|Physical Geology Chapter 14 Internet Exercise|
Human settlement patterns and human nature have had an affinity for coastal
zones for many millennia. People are relocating to coastal regions in greater
numbers and more rapidly than at any other historic time.
At the same time, global climate is changing and sea-level is rising, subjecting
a large proportion of the world human population and the infrastructure that
supports it to adverse affects of coastal living due to extreme tides, natural
and human-accelerated coastal erosion processes, and episodic storm surf and
This exercise will provide you with an overview of coastal vulnerability due
to future sea-level rise as determined by the United
States Geological Survey Marine and Coastal Geology Program.
Once at the home page of the USGS Marine
and Coastal Geology Program, locate the"Erosion" link under the"Topics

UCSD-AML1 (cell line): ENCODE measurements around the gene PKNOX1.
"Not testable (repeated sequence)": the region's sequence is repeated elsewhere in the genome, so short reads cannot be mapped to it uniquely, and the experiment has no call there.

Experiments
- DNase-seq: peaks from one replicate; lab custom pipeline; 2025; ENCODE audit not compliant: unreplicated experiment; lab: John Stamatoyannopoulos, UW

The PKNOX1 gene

of Study" box on the right hand side of the page. Follow this link, then
scroll down the page to"National Assessment of Coastal Vulnerability To
Click on this link to become acquainted with the basics of this study. Under
the"Products" heading, choose either Atlantic Coast, Pacific Coast,
or Gulf of Mexico to learn more about the vulnerability of these regions to
sea-level rise. Use information contained in these reports to answer the questions
1. These reports rank coastal areas according to a Coastal Vulnerability
Index (CVI). What is the CVI and what risk factors contribute to coastal vulnerability
to sea-level rise?
2. How is the CVI calculated for a particular location?
3. For the region you chose, create a list of those features that are particularly
vulnerable to sea-level rise.
4. Examine Figure 1 (Map of the Coastal Vulnerability Index (CVI) for the
region you chose. How does the color coded CVI along the coast relate to geological
conditions? What areas appear to show the greatest vulnerability to sea-level
rise? What factors contribute to this distribution?
5. Are the results consistent with your expectations for this study?
6. What can be learned from examining the map of CVI? Does this map have
value to the average coastal dweller? What is that value? Can you think of
ways to enhance the value of these maps for coastal residents?